Dear Anna,

Thanks for your email. I have a coarse grained polymer system with FENE

bonds and LJ pair-wise repulsion (self avoiding chain). What I did is to

look at the free energy profile based on thermodynamic integration, in

which case I could look at the free energy profile when lj component is

turned off and on, but turning off FENE bonds cannot really be turned off,

and therefore I am interested whether there is a way to see the free

energy contribution of the FENE bonds?

TI provides differences in free energies e.g. from a reference state, but why

would you want to compare the free energy difference between a bonded

and non-bonded system?

Do not forget that nature does not distinguish between pair and bonded

interactions, in reality bonded interactions are just pair interactions with

such a high barrier, that we implicitly coarse-grain them into permanent

bonds. This is computationally very convenient, but does not necessarily

have anything to do with nature.

Perhaps a better reference state for TI would be to take a random chain

conformation, and replace bond interactions by self-springs fixing the

monomers to their instantaneous position in space and perhaps fix the

self-spring constant to reproduce the same monomer fluctuations as in

the polymer?

Anyways, if you take a step back (ignoring pair interactions (and units)

for simplicity), then in the absence of bonds you have an ideal gas, the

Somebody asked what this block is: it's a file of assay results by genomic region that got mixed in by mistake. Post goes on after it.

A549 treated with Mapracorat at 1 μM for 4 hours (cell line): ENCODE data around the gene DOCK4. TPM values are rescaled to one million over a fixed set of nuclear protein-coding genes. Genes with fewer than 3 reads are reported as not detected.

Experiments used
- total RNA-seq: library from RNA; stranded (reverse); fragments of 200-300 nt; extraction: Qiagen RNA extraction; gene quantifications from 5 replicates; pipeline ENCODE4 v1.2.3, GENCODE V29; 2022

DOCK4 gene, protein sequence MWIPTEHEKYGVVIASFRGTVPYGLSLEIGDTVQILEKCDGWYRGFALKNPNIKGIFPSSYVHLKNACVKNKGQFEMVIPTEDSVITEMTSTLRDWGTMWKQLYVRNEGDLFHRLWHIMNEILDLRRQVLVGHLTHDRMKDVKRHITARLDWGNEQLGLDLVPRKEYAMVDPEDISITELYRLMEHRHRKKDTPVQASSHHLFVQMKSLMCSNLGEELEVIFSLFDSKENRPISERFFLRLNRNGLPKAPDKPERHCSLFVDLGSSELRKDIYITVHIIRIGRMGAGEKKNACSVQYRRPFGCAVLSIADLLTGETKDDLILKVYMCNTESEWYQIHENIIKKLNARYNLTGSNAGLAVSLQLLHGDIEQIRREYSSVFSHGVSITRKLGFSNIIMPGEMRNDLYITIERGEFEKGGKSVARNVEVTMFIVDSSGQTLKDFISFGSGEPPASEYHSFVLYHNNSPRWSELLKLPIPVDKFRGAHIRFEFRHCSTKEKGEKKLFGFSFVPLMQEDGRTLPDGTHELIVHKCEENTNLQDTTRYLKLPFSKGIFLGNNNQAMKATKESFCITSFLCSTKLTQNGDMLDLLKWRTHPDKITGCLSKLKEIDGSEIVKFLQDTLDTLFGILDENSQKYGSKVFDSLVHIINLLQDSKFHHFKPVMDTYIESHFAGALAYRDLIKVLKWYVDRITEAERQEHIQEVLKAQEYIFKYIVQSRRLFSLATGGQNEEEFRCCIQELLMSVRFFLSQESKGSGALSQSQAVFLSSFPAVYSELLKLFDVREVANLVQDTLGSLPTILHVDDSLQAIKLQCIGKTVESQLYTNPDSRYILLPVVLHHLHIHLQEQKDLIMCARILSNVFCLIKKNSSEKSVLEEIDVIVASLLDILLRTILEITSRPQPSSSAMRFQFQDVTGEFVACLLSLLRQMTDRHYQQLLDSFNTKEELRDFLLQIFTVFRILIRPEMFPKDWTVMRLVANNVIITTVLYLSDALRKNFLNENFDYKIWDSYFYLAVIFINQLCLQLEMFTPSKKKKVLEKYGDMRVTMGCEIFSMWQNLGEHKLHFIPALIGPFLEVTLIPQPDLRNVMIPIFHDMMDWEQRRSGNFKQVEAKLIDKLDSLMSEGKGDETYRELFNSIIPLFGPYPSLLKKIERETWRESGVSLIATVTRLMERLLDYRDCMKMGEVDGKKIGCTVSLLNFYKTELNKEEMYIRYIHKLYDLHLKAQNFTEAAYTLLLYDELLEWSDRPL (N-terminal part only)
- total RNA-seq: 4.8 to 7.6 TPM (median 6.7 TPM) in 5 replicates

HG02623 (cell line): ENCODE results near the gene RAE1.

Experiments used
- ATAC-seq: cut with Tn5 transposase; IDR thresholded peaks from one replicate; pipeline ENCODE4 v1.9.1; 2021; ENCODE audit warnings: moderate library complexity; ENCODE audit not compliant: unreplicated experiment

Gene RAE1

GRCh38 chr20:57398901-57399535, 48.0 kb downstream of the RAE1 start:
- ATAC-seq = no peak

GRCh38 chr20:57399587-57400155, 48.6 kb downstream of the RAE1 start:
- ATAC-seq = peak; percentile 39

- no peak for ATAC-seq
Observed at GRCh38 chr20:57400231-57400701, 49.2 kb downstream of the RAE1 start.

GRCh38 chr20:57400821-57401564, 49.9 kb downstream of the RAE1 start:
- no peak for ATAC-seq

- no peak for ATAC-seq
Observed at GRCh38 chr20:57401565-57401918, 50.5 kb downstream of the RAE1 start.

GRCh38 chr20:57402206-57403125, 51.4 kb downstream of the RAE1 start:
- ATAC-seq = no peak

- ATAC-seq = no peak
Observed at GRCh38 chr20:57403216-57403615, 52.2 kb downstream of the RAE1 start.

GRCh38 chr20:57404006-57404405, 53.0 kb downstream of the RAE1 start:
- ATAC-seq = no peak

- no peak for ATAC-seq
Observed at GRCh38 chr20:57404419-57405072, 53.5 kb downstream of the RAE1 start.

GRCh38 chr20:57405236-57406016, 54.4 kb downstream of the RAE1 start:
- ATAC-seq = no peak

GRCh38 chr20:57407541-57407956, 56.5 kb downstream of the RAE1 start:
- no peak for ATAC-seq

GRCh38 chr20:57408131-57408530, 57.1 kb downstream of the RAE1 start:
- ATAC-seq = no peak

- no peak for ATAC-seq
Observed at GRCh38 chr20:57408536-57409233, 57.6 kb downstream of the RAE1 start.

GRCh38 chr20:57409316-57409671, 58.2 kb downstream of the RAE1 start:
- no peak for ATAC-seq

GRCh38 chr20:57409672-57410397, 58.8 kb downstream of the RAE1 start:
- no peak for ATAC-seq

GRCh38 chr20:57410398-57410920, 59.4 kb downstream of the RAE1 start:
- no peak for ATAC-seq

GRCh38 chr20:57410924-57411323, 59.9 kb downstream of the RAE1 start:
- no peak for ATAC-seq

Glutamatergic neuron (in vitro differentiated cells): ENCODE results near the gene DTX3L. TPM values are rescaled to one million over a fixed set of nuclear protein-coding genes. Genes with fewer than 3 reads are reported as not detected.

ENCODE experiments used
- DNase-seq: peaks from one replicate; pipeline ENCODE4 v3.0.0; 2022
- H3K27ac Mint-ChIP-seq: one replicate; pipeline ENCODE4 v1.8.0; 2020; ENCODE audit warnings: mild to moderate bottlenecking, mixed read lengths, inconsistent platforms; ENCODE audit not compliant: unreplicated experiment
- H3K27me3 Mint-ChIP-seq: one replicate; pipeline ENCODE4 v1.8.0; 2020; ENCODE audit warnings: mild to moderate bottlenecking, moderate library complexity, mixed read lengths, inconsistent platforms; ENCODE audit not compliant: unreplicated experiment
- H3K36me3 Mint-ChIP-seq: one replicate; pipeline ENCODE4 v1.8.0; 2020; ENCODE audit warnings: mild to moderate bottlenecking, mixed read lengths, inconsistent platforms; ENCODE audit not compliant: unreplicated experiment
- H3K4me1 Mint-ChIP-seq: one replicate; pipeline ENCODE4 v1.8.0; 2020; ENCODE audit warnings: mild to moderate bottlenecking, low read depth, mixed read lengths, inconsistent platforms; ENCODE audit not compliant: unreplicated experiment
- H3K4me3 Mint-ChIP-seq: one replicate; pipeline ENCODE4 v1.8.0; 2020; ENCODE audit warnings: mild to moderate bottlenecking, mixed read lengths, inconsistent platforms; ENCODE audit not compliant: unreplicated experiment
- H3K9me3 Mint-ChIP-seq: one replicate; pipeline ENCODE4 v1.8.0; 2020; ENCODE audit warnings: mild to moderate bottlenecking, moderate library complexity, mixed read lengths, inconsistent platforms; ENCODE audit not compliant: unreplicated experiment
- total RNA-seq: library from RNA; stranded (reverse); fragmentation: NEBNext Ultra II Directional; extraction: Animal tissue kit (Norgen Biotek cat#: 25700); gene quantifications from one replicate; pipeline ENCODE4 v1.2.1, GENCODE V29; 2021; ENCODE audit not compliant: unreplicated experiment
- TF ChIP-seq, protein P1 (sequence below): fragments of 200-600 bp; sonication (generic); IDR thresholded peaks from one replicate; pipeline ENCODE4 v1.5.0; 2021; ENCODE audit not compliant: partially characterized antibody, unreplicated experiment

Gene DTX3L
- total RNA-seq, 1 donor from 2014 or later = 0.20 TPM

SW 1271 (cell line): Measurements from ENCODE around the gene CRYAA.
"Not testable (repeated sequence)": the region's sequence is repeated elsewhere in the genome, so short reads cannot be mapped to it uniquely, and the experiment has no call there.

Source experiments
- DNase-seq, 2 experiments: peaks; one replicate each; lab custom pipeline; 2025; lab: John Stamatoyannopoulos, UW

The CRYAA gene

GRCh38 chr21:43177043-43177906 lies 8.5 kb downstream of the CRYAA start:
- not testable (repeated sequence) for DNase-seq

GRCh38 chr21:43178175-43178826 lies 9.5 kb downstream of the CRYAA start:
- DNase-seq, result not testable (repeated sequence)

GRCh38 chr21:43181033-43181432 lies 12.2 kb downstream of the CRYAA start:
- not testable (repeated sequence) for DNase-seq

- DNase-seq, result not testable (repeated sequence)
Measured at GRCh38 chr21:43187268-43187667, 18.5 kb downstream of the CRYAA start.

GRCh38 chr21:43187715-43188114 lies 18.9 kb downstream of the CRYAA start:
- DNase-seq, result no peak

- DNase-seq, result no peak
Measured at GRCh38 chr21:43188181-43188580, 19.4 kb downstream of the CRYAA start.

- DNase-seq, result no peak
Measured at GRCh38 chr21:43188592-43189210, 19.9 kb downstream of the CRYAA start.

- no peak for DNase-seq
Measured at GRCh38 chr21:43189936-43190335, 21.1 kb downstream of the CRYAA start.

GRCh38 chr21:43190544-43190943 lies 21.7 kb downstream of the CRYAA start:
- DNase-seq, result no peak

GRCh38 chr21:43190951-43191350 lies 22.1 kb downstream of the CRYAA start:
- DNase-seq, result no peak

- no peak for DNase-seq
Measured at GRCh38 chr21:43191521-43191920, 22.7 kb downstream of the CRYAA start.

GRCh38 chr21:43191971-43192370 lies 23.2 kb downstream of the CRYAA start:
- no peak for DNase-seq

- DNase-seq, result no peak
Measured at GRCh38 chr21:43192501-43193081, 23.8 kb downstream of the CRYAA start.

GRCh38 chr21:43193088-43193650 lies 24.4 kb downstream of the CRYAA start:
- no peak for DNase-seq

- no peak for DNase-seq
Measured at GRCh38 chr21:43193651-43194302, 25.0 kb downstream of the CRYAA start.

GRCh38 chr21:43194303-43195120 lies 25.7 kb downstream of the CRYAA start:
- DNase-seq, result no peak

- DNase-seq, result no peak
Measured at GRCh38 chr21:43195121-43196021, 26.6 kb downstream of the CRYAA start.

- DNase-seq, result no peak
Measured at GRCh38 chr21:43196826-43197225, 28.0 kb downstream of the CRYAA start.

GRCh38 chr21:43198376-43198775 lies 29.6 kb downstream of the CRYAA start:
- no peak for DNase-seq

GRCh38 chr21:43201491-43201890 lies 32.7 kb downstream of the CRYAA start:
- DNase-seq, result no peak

partition function is Z ~ V^N where N is the number of particles, and V

the volume.

If you link identical monomers into a RW polymer the partition function

becomes Z ~ V (4pi)^(N-1). Here I assume you integrate over the position

of the first monomer, and bond lengths are fixed so the remaining (N-1)

integrals are just over the solid angles specifying the chain conformation.

In both cases F= kT ln(Z) ~ kT N * const1 + const2 for large N, with

different constants for the free and bonded cases. For more complicated

polymer models, I would expect the same generic behaviour with

suitably renormalised constants.

In the case where you replace bonded interactions with self-springs, the

partition function should still be Z ~Veff^N, where Veff ~ sqrt( k/kT )^3

is the effective volume of monomer fluctuations and k the spring. This

follows since 0.5 k <X^2> = 0.5 kT by the equipartition theorem. But if

you now gradually switch on pair AND bonded interactions, while letting

the self-spring constant go to zero, that is perhaps an interesting free

energy difference, and I would expect that this can be done with LAMMPS?

Note you can still derive the exact free energy of the reference state

analytically.

Note that the self-springed state is fixed in space, while the final state

is free to move, hence you acquire a -kT Log(V) additional free energy

due to the translational entropy of the final state. I would subtract

this off the TI result, to get a number that is reflects the free energy

contribution due to the specific molecular interactions. Secondly note

that this should be averaged over several initial states.